Do You Need a Boat Operator Card?

All operators of powered watercraft used for recreational purposes within Canada now require a Boat Operator Card. As of September 15, 2009 all boaters are now required to have the Pleasure Craft Operator Card in order to operate a powered watercraft. There is no grandfather clause or age exemption – this law applies to all boaters. Powered watercraft includes watercraft fitted with any size motor – even a trolling motor. Get Your Boat Operator Card Online!

Safe Boating Guide

The Boating Committee of the Davis Lake Cottage Association has put together a comprehensive, yet concise guide to safe boating. View a copy of the Davis Lake Cottagers Association Safe Boating Guide 2010. The LKO appreciates the DLCA making their guide available to the public. This fourteen page guide is an excellent reference for boating rules, regulations and requirements for all types of lake craft. Make sure all your boat operators are familiar with the details.

Canadian Coast Guard Regulatory Requirements

All operators of pleasure craft fitted with a motor and used for recreational purposes are now required to carry their Pleasure Operator Card (POC) at all times while operating a pleasure craft.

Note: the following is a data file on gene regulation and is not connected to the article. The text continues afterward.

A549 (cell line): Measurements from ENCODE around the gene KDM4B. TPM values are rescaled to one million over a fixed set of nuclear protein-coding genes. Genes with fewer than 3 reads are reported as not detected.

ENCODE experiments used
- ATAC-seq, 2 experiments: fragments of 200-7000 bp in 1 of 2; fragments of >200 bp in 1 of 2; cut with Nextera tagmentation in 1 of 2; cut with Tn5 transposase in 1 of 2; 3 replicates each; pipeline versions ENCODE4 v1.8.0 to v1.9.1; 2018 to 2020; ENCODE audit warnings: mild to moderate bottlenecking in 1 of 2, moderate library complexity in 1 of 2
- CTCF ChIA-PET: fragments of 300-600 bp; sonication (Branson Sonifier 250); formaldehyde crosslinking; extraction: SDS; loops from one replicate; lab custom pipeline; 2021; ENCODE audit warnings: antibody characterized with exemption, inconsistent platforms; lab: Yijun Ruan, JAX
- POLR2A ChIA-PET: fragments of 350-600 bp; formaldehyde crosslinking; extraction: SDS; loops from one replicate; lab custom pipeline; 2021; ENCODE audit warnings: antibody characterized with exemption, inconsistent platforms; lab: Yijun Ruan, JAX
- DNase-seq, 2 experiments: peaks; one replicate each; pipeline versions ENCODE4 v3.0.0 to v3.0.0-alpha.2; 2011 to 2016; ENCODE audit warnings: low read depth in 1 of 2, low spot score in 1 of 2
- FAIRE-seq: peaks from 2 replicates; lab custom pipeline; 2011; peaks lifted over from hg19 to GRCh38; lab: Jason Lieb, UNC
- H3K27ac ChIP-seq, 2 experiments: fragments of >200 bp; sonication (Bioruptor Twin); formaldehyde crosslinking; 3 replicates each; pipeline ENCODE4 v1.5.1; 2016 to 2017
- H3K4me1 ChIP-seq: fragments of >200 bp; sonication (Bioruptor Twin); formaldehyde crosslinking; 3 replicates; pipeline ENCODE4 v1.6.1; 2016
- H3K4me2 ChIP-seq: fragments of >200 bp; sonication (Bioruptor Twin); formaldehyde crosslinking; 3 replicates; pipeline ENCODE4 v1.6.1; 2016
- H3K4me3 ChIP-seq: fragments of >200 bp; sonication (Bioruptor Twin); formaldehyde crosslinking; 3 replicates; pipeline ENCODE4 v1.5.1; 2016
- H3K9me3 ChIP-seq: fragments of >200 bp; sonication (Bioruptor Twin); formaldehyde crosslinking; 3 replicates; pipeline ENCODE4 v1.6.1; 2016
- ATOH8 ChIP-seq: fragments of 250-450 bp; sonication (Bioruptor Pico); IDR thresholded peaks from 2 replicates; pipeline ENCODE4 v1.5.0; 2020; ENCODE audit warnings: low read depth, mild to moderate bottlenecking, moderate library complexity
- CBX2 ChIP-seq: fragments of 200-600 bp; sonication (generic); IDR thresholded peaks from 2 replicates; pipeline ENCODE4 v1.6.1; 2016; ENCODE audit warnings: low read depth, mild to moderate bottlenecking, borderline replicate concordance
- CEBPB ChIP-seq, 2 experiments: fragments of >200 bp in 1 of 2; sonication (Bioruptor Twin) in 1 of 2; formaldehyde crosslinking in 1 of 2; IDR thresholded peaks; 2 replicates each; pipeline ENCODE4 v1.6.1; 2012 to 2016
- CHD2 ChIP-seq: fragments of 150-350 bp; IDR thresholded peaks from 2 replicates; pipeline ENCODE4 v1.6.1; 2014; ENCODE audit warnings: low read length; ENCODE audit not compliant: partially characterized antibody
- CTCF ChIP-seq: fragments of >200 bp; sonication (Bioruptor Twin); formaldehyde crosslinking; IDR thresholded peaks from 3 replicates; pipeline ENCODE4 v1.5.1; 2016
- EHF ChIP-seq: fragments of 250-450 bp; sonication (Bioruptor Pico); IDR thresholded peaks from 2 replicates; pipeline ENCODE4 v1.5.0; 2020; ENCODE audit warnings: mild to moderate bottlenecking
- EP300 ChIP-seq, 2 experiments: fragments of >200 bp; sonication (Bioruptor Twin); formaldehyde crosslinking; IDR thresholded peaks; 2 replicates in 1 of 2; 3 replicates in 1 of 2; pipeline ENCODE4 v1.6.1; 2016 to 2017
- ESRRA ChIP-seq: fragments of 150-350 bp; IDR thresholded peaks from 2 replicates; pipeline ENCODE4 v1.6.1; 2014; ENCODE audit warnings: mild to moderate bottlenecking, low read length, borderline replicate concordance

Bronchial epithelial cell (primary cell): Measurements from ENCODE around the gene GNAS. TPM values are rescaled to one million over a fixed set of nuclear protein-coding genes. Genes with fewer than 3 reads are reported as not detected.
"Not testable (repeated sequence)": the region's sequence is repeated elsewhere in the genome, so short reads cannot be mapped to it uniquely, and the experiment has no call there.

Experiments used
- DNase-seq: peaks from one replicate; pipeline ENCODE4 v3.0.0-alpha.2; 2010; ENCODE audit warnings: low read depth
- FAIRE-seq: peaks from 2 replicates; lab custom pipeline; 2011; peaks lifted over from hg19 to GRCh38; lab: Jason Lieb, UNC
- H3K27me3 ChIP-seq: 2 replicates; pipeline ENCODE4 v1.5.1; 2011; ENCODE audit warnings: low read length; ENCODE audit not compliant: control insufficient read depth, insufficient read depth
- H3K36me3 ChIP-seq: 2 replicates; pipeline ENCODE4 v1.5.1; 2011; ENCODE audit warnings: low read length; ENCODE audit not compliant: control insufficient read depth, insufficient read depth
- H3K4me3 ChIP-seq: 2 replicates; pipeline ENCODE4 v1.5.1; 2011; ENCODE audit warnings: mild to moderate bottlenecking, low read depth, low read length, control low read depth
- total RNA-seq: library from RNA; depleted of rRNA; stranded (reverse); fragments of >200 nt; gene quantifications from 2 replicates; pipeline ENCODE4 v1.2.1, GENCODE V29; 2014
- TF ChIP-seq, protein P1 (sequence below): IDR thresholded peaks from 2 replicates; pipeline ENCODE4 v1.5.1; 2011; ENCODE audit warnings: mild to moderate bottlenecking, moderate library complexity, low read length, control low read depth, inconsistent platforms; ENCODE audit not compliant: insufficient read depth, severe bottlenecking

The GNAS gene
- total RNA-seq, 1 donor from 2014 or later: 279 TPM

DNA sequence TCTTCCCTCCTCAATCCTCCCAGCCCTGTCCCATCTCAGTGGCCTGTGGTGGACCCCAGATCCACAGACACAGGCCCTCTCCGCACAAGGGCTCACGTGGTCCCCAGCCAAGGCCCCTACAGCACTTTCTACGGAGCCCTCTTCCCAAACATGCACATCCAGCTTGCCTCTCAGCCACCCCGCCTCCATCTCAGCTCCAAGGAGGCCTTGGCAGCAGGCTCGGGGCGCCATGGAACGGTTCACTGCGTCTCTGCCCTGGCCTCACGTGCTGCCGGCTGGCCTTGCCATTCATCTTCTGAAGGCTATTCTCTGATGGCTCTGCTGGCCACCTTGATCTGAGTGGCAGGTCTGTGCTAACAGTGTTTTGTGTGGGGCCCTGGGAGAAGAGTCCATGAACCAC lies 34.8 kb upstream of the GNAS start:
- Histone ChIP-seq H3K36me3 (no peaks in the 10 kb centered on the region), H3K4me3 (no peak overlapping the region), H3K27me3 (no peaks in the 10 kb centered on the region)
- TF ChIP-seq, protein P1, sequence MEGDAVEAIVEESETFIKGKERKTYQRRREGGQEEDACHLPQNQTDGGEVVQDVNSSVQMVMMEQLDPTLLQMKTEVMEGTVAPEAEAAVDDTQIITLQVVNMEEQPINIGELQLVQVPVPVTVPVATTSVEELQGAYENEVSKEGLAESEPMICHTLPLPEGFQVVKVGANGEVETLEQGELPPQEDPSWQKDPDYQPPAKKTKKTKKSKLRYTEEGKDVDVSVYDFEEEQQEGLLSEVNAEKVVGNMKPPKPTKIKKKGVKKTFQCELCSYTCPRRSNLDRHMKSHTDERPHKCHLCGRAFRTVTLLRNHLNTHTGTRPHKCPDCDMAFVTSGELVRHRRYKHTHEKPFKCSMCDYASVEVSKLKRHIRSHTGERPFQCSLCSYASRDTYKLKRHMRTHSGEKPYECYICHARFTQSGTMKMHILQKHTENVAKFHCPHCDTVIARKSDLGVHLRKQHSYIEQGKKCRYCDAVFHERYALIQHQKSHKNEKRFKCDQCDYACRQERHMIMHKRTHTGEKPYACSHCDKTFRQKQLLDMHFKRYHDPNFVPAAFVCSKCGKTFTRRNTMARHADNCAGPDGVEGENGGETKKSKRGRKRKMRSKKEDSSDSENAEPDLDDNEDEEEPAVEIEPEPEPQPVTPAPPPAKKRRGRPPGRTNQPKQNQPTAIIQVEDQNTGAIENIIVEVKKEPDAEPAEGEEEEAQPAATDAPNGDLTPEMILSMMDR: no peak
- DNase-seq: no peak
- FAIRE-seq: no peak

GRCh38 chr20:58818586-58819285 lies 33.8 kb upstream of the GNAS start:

How can you obtain an Operators Card?
 You must pass a standardized test under the authority of Coast Guard Canada. You must be at least 8 years old to obtain an Operators Card.
 For more information visit The Canadian Coast Guard at

The latest edition of The Safe Boating guide, used as a study resource for the test is also available there. There are sites (some Canadian Tire Stores among others) that provide “walk-in” testing opportunities from time-to-time. The failure rate has been reported at as much as 60% at these events – so go prepared!

Province-wide Shoreline Speed Restrictions

Ontario has adopted province-wide restrictions limiting speed to 10 km/h within 30 m (98’ 5”) from shore on all waters within their boundaries, except for:

  • Waterskiing, where the boat follows a trajectory perpendicular to the shore
  • In rivers less than 100 m (328’ 1”) in width, or canals or buoyed channels
  • In waters where another speed is prescribed under a schedule to the regulations

Reference Sites